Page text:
On the 8th of December, 1881, the first train started out from Marquette to St. Ignace. The writer was among the passengers who started out on that memorable occasion to take part in the ceremony of driving the last spike, and note what was to be seen as we slowly steamed along the road, passing through a wilderness of 152 miles, without a sign of civilization save that of construction shanties used by the laborers in building the road. Towns existed there only in the mind of the surveyor, who had driven stakes at such points as were desirable as regular stations. The charms of nature in her primitive beauty were the only at­tractions which met the eye. After three days, we reached St. Ignace, where proper ceremonies were observed in com­memoration of the arrival of the first through train from Marquette. On the 10th of August, 1882, I again traversed this road, starting from St. Ignace, to note any changes that may appear. Taking a seat in one of the beautiful passenger coaches attached to one of the fine engines with which this road is equipped, I commence to notice the changes that have been made at this end since our advent on the evening of December 11, 1881. Our ride that even­ing terminated just back of the town, with only nature's covering for a depot. Today, we depart from a point on the opposite side of the town, where a beautiful structure has been built on piles several hundred feet out in the lake, to unite the road with the ferry boat Algomah, used as a means of connecting the two peninsulas by railroad. Looking up the beach, the eye rests on a large iron ore dock, extending fully one-quarter of a mile out into the lake, and some 600 feet inland to the rise of ground back of the main street. This dock has 100 pockets, with a like number of massive iron spouts, standing, when not in use, like sentinels in line to guard the passage of the straits against an invasion upon the commerce that passes through this narrow channel. This massive structure had no exist­ence, except on paper, six months ago. Much of the millions of feet of timber used in the building of it were then growing in the forests 100 miles away. While trying to comprehend the improvements made at St. Ignace, my at­tention was called to the town, and the changes taking place daily, as the result of the building of the railroad.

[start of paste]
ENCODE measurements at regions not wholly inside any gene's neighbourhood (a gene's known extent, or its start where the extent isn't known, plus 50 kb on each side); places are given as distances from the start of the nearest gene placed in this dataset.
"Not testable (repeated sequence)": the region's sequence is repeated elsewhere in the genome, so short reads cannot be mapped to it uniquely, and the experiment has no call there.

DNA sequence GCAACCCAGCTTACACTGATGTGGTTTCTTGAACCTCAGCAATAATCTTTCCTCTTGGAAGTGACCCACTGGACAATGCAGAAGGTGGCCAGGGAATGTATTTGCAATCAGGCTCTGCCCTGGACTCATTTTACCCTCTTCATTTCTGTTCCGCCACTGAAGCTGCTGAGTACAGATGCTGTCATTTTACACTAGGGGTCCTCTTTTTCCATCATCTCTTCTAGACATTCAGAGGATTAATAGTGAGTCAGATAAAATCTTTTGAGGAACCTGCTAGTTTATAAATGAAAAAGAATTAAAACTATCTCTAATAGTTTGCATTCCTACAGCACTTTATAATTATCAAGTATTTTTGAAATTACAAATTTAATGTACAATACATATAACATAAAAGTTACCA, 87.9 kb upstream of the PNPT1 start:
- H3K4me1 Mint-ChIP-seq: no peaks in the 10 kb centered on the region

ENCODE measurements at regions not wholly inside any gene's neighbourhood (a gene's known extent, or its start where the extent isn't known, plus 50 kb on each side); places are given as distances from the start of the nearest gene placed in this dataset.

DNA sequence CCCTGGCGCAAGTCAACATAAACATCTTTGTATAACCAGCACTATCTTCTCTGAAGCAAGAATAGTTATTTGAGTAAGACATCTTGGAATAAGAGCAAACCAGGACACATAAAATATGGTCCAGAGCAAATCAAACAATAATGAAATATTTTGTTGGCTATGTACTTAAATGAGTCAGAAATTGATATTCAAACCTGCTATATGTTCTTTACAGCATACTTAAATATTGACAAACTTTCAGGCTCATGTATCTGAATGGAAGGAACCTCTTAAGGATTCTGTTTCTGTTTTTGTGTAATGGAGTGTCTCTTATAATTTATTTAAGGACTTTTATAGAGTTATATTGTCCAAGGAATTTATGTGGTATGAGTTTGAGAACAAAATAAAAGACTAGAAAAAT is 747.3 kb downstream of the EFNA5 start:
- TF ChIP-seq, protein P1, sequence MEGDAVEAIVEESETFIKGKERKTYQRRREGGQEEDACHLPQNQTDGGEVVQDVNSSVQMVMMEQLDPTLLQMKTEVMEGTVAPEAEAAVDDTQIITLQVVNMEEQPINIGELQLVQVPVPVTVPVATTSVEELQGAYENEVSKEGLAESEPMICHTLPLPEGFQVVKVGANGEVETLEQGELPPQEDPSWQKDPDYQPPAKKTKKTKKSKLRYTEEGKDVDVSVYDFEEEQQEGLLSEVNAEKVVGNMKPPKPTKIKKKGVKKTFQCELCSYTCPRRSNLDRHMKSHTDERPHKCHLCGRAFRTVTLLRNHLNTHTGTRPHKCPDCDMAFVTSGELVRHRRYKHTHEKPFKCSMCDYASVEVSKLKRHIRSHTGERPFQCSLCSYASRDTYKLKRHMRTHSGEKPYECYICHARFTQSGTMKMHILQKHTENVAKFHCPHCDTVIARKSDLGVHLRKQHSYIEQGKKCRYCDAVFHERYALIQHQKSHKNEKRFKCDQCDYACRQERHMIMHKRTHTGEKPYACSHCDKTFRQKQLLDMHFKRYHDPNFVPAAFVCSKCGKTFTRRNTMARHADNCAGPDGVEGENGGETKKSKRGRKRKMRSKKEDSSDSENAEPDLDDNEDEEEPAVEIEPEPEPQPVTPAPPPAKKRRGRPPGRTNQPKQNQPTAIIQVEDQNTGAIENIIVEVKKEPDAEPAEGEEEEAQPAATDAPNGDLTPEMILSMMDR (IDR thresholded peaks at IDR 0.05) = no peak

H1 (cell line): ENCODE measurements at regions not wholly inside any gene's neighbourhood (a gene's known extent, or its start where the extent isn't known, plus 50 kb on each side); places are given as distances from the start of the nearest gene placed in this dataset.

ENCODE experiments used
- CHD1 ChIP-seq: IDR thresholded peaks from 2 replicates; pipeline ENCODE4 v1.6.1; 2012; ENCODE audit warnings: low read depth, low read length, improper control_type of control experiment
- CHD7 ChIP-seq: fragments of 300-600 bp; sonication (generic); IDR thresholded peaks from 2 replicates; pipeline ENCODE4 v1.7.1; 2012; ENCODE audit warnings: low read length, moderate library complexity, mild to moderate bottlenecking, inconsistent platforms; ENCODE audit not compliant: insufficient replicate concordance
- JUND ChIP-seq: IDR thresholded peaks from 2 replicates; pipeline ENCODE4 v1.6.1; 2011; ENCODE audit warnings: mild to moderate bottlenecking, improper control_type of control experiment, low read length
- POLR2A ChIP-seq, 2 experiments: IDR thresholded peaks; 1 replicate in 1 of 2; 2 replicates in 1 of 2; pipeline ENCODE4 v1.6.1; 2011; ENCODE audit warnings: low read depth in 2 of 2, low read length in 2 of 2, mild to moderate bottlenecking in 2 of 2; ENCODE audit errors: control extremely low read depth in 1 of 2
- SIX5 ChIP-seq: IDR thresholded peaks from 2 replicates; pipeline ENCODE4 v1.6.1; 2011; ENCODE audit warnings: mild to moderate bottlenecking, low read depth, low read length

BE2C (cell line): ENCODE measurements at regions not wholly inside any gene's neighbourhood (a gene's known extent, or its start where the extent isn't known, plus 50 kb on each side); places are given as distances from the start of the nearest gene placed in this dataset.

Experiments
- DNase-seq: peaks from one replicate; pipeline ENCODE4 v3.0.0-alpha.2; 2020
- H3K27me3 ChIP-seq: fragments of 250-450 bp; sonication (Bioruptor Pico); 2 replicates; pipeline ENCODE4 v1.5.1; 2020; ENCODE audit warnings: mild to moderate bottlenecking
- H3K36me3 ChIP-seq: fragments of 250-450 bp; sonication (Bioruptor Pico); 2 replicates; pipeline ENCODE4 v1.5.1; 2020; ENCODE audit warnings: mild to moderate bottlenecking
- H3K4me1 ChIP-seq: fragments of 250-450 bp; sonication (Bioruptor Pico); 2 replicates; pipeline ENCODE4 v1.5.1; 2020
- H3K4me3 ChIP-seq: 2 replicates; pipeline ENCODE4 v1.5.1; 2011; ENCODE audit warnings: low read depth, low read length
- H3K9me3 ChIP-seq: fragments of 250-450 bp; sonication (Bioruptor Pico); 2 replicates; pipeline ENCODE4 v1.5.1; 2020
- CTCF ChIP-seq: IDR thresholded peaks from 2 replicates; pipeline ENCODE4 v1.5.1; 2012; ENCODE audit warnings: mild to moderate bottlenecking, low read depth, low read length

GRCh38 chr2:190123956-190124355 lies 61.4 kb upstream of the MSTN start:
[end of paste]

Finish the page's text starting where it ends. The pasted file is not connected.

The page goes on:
St. Ignace as a town includes all that space along the beach between the Mackinac Lumber Company's mills on the north and the Iron Smelting Works on the south. The distance, following the beach, which is much the shape of a fish­hook, is nearly two miles. Several new buildings are be­ing put up this season, for residences and stores. The county seat was located here last spring. The county buildings are to be commenced at once; also an $8,000 school building. Several private docks and warehouses are in course of construction, to afford facilities for the increasing business of the port. The familiar cry of "all aboard" reminds me that the hour has arrived to leave for Marquette. Looking at the watch, I note 10:50 A. M. as the time of starting. We soon leave the town behind.

Thirty-two minutes ride takes us to a station named Allenville, nine miles distant. A settlement has begun here, as a nucleus for a small town. The country around is good for farming purposes. The soil is rather light, timber a mixture of hard and soft wood, valuable for char­coal on account of the demand at St. Ignace for coal. The smelting company have coal kilns here, also at Johnson, thirteen miles farther up the road. The work of cutting timber for coal has been prosecuted to that extent that sev­eral hundred acres are ready for the clearing process to burn off the brush. Between Johnson and Newberry there are three small stations—Trout Lake, Hendrie and Sage's. There has been little done at these points.